'Restoration' is a much-abused word, when applied to gardens. Plainly, it means 'to return to its former condition'. But many people speak of 'restoring' a walled vegetable gardens by planting it with decorative plants. This may be a good use of the walled enclosure but it is garden design, not garden restoration. Others speak of 'restoring' a Georgian garden when they have no information whatsoever as to what was there in Georgian times. And there are far too many so-called 'knots' and 'parterres' which have no relationship to the garden's actual history or even to the manner in which such features were made at the period in question. The alternatives for a historic project are as follows:
It is sometimes right to conserve an historic fabric in its existing condition. For structures, this is possible. With plant material, it is more difficult. In conserving an avenue, for example, one must chose between re-planting each tree as it dies and replacing the whole avenue as one operation.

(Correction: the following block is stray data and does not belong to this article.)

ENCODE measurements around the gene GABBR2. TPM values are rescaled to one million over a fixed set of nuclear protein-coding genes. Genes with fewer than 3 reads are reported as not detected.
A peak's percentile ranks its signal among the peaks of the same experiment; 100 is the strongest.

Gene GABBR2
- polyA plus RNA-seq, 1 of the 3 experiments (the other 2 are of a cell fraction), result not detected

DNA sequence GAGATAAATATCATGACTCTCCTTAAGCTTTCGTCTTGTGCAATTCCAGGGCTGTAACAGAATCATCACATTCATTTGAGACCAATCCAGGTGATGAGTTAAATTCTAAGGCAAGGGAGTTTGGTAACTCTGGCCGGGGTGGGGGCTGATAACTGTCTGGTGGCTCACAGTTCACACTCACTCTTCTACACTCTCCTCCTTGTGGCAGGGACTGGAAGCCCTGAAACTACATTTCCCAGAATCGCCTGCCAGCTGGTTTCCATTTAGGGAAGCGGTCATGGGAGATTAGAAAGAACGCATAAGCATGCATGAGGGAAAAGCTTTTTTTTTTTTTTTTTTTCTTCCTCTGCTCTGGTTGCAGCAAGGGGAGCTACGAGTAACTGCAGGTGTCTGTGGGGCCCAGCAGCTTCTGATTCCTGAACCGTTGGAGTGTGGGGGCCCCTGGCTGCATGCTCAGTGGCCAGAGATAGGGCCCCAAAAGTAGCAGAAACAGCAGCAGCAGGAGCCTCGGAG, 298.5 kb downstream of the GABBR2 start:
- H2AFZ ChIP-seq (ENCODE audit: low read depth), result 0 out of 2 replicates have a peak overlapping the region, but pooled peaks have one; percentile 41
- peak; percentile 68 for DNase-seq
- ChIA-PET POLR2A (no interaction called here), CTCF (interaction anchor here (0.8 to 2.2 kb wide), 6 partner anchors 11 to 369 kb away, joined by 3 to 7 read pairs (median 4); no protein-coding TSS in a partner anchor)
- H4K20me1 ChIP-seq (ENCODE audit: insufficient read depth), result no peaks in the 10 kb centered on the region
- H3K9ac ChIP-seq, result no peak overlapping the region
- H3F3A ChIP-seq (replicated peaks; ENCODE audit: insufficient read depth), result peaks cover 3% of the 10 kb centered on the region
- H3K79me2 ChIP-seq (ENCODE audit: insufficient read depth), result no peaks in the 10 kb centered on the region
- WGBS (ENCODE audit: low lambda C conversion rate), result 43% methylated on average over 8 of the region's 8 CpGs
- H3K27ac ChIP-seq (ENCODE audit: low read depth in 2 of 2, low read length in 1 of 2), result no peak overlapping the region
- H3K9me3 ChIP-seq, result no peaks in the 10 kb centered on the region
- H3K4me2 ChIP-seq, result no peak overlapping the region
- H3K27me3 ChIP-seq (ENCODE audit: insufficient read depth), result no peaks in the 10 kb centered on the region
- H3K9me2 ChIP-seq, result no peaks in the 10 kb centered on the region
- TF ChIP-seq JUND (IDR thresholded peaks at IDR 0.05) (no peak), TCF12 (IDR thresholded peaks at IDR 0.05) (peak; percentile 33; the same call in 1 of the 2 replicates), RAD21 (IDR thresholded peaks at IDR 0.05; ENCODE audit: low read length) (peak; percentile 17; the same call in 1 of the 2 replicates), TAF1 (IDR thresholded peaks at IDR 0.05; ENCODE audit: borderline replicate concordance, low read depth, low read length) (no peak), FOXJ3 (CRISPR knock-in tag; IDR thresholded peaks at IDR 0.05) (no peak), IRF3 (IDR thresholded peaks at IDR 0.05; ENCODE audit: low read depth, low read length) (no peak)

It is sometimes right to 'restore' a garden in the exact sense of putting it back to its condition at a previous date. This can be done using archaeological evidence, drawings, estate records, illustrations, travellers accounts and any other information. But one has to be careful:
This is the term Dr Sylvia Landsberg uses for making medieval gardens. There are no records of gardens which were made in particular locations so that 'restoration' is always an inappropriate term for medieval gardens. But we have a great deal of knowledge of medieval gardening and it is possible to 're-create' examples. In some locations it is a very appropriate policy.
4. Creative Conservation
Sir Geoffrey Jellicoe used this term for his work on gardens with a number of historical layers. He recommended a policy of achieving a creative synthesis while conserving the best of each layer and, where appropriate, adding a new layer.
Cases in point
The following examples are likely to be of interest to those considering a garden restoration project
Lost Gardens of Heligan
Hampton Court Palace
The Tudor House Museum and Garden
Painswick Rococo Garden
Westbury Court Garden
Painshill Landscape Garden